Pasts, presents and futures of critical publishing
Thank you for being a part of ephemera: theory & politics in organization. You are what makes ephemera a unique journal: a meeting point of scholarly disciplines, a home for emerging ideas that push forward and transform these disciplines, and a community in which past, present and future political questions can be addressed and acted upon. In a time characterized by distraction and productivity, choosing to spend your time reading this journal is the most precious gift we could ever hope to receive.
Alternatives to mainstream publishing within and beyond academia
Since 2001 the open access model of ephemera has been operating in opposition to corporate academic publishing, and we are not alone in this struggle. While for-profit publishers have been finding new ways to appropriate and capitalise on academic knowledge and the very idea of open access (ephemera collective, this issue), a colourful multiplicity of alternatives has emerged. This contribution aims to make these alternatives visible, showing a whole variety of ways in which they challenge the status quo within and beyond publishing and academia.
The word ‘emerging’ is usually associated with countries that have opened their doors to growth-oriented capitalism but are yet to catch up with the supposedly developed world. This idea of emergence, however, reinforces hierarchical oppositions that deem some cultures less advanced than others and imposes an order that is already in crisis. This special issue, instead, draws on emergence to put into question the normative distinctions that inform our ways of being in the world and to (re-)imagine alternatives.
The vocabulary of degrowth: A roundtable debate
Alexander Paulsson (AP): A very warm welcome to all the participants of this roundtable, where we will discuss Degrowth: A vocabulary for a new era published by Routledge in 2015. Giorgos Kallis and Giacomo D’Alisa – co-editors of the book together with Federico Demaria – are here today. Stefania Barca and Ekaterina Chertkovskaya will act as discussants. We will also have plenty of time for general discussion. Giorgos, would you like to start?[*]
The post-growth economy needs a degrowth vocabulary!
Unless we realize that the present market society, structured around the brutally competitive imperative of ‘grow or die’, is a thoroughly impersonal, self-operating mechanism, we will falsely tend to blame technology as such or population growth as such for environmental [and social] problems. We will ignore their root causes, such as trade for profit, industrial expansion, and the identification of ‘progress’ with corporate self-interest.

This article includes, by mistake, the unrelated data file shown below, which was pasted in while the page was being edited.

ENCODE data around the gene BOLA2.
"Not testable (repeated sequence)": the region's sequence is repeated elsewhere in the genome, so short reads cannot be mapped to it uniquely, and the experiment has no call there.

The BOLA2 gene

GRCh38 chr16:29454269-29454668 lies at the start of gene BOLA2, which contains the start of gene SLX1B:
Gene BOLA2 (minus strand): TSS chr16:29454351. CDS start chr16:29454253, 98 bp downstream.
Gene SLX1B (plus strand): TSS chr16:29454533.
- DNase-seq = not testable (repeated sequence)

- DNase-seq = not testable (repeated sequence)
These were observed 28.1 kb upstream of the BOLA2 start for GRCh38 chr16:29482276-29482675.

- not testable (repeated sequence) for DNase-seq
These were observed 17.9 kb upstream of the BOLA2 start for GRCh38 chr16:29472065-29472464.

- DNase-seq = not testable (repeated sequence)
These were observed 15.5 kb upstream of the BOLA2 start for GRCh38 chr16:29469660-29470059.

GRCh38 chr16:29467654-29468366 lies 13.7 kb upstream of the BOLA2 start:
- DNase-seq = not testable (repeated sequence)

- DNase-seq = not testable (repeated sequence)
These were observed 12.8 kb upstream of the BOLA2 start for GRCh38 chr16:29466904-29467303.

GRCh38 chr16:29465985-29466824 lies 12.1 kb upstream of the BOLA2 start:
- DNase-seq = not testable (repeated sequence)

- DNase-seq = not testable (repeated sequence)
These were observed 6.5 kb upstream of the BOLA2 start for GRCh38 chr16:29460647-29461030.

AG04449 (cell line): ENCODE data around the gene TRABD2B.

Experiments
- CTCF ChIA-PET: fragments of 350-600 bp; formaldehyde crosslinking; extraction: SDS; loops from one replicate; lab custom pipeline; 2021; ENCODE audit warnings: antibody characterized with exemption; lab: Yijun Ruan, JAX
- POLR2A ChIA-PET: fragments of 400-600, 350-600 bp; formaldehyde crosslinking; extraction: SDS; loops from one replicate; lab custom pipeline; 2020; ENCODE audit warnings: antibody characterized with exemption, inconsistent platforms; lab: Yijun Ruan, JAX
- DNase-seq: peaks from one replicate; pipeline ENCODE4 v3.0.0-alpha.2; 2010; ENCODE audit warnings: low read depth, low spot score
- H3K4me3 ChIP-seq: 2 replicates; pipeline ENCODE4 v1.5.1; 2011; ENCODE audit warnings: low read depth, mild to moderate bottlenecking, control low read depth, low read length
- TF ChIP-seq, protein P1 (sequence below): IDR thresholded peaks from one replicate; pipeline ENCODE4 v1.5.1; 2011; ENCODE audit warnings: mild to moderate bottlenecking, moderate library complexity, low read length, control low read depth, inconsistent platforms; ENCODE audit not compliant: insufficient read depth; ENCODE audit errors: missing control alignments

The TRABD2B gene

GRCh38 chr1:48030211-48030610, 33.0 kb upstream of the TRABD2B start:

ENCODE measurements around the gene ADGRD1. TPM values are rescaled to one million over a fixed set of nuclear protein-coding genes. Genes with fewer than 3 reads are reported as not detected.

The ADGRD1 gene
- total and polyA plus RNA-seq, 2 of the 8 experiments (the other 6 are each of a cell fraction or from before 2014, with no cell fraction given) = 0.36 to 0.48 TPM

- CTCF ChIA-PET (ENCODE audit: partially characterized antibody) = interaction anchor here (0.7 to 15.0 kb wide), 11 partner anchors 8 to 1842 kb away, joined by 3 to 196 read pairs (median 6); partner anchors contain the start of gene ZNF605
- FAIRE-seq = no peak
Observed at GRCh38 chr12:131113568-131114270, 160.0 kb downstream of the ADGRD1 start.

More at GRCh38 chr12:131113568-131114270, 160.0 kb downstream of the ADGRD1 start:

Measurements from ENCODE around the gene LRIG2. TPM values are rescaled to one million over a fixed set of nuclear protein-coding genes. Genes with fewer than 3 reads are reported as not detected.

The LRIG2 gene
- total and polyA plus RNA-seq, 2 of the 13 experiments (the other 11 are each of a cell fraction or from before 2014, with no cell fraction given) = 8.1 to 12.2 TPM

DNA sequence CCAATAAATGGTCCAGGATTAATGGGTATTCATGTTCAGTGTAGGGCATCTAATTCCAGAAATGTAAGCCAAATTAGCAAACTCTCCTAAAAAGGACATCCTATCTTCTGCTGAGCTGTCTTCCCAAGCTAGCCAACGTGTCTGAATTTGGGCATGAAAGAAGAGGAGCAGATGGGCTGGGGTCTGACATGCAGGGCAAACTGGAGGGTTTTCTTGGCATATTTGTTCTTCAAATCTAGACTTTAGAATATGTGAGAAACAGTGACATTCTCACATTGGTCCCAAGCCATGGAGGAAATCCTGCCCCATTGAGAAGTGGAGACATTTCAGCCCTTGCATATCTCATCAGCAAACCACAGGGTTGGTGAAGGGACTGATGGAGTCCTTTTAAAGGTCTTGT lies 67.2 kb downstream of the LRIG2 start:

Organizing for the post-growth economy
Organizing for the post-growth economy
Perpetual economic growth is an underlying assumption of the contemporary organization of capitalist society. The idea of growth is embedded not only in the corpus of economic thought but also in economic institutions. Against this backdrop, this special issue opens up for critical and creative thinking around organizational issues related to growth, economy, sustainability, and ecology.
Issue editors: Ekaterina Chertkovskaya, Konstantin Stoborod and Christian Garmann Johnsen
The theme of this special issue was inspired by the location of our 2015 conference, which took place in Moscow, the capital of a country that is often referred to as ‘emerging’. What does it mean – we thought – and (how) can it be mobilized to mean something else?
Rethinking innovation through a moral economy lens: The case of alternative agro-food and mobility practices
In recent times of crisis, innovation has been recognised as a critical response to the multiple social and economic challenges contemporary societies have to face. Diverse organisations and actors have been constructing visions, research and policy agendas aiming at the identification of different innovations which could provide pathways towards potential transformations and change.
Alternative organizations in a global context: Tensions, challenges and potentialities
While cooperation exists since times immemorial, in its modern form it constitutes a 'product' of specific socio-economic and political conditions. Within this context, cooperatives and other alternative experiments have offered an opportunity to challenge existing capital-labour relations and inter-work relationships and rethink the way we relate everyday practices to political organization in general. This in turn implies an effort to reconceptualise the links between the economic and social field of action.